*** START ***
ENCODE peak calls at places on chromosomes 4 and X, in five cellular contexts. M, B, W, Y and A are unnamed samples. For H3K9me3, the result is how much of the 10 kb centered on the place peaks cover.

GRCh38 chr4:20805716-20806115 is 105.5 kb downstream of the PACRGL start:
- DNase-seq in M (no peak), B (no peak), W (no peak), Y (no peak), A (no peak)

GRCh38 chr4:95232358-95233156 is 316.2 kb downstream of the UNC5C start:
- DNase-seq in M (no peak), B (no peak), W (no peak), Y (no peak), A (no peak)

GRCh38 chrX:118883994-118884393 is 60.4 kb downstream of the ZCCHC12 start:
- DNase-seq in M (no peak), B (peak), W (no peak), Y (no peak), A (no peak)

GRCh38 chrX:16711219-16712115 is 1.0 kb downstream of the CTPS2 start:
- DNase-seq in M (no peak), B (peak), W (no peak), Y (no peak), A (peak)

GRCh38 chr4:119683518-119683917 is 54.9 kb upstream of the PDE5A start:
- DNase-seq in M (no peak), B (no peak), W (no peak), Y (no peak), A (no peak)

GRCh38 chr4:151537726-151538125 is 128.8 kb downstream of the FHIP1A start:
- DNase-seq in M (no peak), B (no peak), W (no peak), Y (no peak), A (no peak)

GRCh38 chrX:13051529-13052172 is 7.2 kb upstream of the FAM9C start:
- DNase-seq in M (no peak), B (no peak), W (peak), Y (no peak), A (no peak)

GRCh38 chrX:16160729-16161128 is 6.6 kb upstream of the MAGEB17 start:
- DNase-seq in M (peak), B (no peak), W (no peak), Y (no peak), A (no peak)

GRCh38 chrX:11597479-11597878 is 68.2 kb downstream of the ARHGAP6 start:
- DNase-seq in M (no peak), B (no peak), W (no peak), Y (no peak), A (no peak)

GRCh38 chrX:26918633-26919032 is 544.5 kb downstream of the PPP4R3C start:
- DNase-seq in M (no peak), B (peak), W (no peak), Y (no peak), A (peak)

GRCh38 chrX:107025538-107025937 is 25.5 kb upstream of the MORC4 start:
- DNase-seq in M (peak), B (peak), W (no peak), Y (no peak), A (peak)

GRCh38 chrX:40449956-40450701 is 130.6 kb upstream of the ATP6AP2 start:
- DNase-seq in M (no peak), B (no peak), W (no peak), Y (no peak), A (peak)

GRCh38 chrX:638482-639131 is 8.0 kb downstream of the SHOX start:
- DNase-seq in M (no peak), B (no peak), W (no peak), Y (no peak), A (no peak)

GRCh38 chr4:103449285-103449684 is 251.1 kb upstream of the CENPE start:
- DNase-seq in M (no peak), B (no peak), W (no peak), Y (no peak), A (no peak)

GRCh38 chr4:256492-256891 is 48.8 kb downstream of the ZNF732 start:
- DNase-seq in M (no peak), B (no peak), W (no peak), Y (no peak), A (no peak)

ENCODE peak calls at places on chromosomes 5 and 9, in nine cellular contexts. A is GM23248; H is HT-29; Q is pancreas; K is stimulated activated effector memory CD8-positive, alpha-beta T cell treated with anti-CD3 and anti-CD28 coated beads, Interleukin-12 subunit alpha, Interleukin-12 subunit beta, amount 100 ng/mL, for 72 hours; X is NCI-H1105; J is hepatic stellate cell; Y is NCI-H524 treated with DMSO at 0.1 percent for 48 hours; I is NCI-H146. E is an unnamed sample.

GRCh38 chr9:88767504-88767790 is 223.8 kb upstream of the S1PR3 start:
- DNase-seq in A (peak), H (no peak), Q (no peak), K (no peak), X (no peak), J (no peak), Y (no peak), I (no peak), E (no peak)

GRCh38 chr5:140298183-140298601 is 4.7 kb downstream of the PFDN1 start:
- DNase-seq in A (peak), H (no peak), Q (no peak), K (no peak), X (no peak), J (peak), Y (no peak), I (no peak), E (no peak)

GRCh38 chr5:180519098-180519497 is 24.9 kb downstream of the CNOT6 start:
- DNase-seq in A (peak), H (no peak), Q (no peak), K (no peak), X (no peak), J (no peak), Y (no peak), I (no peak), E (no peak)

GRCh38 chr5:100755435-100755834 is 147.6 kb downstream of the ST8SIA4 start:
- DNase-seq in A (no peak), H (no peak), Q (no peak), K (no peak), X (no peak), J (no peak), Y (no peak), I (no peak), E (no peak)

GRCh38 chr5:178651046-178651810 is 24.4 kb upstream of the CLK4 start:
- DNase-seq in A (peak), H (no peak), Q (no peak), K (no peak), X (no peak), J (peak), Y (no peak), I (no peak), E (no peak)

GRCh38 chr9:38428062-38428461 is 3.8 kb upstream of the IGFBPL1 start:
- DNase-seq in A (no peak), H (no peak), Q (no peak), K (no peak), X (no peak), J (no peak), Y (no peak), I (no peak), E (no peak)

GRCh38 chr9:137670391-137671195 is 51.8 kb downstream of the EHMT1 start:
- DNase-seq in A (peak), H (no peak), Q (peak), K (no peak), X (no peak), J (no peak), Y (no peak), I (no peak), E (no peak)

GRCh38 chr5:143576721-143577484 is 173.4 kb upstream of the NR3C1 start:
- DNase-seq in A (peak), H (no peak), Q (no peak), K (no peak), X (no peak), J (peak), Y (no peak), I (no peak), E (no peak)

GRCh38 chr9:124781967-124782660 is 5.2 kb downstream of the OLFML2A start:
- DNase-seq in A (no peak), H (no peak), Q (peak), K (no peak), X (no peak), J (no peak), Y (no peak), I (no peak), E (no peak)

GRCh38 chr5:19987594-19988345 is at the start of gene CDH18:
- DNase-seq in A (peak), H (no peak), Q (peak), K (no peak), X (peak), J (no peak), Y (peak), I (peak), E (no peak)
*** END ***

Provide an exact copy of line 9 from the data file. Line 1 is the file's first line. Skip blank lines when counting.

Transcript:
- DNase-seq in M (no peak), B (peak), W (no peak), Y (no peak), A (peak)